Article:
Update: Christopher Kelly (no relation to Kash) is another person with a consent continuance to discuss what would almost certainly be a cooperation agreement. He drove to and from the insurrection with some Proud Boys.


Posts attempting to contextualize the investigation

Here are some past attempts I’ve made at explaining how the parts of the January 6 investigation fit together:

The Selfie Cops: Obstructing an Official Proceeding

Yesterday, DOJ unsealed an indictment against the two selfie cops, Thomas Robertson and Jacob Fracker. The two were originally charged on January 12 — among the first to be charged — after they shared pictures of their exploits with colleagues at the Rocky Mount, VA police department, who in turn alerted the FBI.

Both are military veterans and Fracker remained in the VA National Guard when he was arrested.

The two were originally charged with two trespassing charges, 18 USC 1752 and 40 USC 5104. But the indictment adds the more serious obstruction charge DOJ has used against other more dangerous defendants, 1512(c)(2), along with an aiding and abetting charge for the same, 18 USC 2. That’s a felony that, if they’re convicted, will mean the two men will no longer be able to own guns (and probably won’t work in law enforcement anymore).

I want to look at how DOJ seems to be using that charge, because I expect more people will have it added as their case move to indictment.

The charge is an unusual application of what is normally treated as a witness tampering statute, which most people think of in conjunction with investigations and prosecutions. But the certification of the vote is every bit as much an “official proceeding” as an investigation or trial is. The standard boilerplate being used in insurrectionist charging documents establishes that the vote certification was suspended from 2:20PM, literally minutes after rioters first breached the Capitol, until shortly after 8PM.

Shortly thereafter, at approximately 2:20 p.m. members of the United States House of Representatives and United States Senate, including the President of the Senate, Vice President Mike Pence, were instructed to—and did—evacuate the chambers. Accordingly, the joint session of the United States Congress was effectively suspended until shortly after 8:00 p.m. Vice President Pence remained in the United States Capitol from the time he was evacuated from the Senate Chamber until the sessions resumed.

Up until the indictment against the cops was unsealed, DOJ had used the 1512 charge primarily with people who, in their charging documents, were shown to have done more (there were around 28 before these cops were charged with it). They include:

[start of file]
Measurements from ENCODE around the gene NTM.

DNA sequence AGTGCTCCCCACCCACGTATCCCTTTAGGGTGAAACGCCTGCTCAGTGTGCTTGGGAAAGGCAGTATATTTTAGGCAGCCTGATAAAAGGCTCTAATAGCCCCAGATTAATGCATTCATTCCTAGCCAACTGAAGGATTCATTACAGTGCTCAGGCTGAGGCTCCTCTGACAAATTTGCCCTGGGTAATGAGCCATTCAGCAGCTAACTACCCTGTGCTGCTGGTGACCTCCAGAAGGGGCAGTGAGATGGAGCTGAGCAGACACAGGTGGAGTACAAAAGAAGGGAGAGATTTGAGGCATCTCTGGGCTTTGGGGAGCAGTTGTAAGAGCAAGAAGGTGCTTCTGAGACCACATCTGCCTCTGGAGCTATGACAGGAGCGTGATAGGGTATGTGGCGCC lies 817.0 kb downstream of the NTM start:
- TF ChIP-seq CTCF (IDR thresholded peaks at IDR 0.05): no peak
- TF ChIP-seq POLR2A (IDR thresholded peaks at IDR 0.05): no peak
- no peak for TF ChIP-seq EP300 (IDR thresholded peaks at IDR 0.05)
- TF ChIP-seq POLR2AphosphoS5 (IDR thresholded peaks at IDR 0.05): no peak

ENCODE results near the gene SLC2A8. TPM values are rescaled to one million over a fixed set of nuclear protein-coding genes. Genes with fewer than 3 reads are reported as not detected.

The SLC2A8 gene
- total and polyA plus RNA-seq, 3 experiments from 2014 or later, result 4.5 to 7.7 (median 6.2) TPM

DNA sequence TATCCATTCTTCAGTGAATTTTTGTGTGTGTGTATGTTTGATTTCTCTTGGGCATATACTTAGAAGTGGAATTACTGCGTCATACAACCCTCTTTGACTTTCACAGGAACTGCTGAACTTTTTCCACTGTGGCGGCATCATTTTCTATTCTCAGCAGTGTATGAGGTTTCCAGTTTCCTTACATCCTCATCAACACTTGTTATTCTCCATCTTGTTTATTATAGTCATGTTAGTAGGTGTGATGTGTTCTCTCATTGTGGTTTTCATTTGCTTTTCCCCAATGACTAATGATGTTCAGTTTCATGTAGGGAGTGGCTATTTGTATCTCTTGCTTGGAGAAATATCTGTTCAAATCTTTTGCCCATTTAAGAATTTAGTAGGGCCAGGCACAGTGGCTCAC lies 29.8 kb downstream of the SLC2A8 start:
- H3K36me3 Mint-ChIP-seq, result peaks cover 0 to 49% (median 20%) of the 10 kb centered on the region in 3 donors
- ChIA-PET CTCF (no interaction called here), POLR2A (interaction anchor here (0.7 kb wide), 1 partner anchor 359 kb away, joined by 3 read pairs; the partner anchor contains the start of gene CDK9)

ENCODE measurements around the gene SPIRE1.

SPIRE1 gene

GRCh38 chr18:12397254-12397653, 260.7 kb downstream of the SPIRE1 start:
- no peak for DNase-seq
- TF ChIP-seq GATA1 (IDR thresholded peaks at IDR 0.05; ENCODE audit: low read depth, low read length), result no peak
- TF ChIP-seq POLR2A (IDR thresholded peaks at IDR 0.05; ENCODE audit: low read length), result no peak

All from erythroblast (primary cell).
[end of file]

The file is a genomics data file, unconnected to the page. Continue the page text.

• The Oath Keeper defendants
  • Many of the Proud Boy defendants
  • Some, but not all the people, who were accused of assault, damaging property, or interfering with cops
  • Those — like Gina Bisignano and Riley Williams — who were organizing traffic
  • People — like William Calhoun — whose promise of violence and intent to interfere with vote counting was explicit
  • People — like Leo Kelly — who got to the Senate or Speaker’s lobby (though not all who did were charged with 1512)

Aside from serving as a way to bring felony charges against a defendant, perhaps because the government believes the person to be a greater threat, there’s no clear rhyme or reason to this.

The primary hint of the Selfie Cops doing something like that came, after the fact, in boasts from Robertson claiming to have “attacked the government.”

“CNN and the Left are just mad because we actually attacked the government who is the problem and not some random small business … The right IN ONE DAY took the f***** U.S. Capitol. Keep poking us.” He also stated that he was “proud” of the photo in an Instagram Post that was shared to Facebook, because he was “willing to put skin in the game”

But it is also the case that the initial complaints seemed to function as a kind of triage, a way to get participants in the insurrection into the legal system to allow more focused investigation of them. Undoubtedly, the FBI continued to investigate after the initial charges.

And such an investigation — especially for people whose initial arrest didn’t rely on search warrants and who were arrested before the shape of the attack became more clear — might reveal evidence that these two cops had something more in common with the others charged with 1512, such as explicit plans to shut down the vote count or ties to a militia organization. And unlike the arrest affidavits, which put so much evidence in a few pages, we shouldn’t expect to see any of that evidence for a charge in an indictment until a litigation leading up to a trial. Indeed, that may be why DOJ feels free to include the charge in order to raise the stakes on the prosecution: because they can do so without having to tip their hand to other coup conspirators.

I expect we’ll see more 1512 charges, which will separate the people DOJ is truly concerned about from those who stupidly trespassed in support of their idol Donald Trump.

Update: DOJ did the same thing with Richard “Bigo” Barnett. In his case, he’s facing enhancements on some of these charges because he had a stun gun walking stick with him.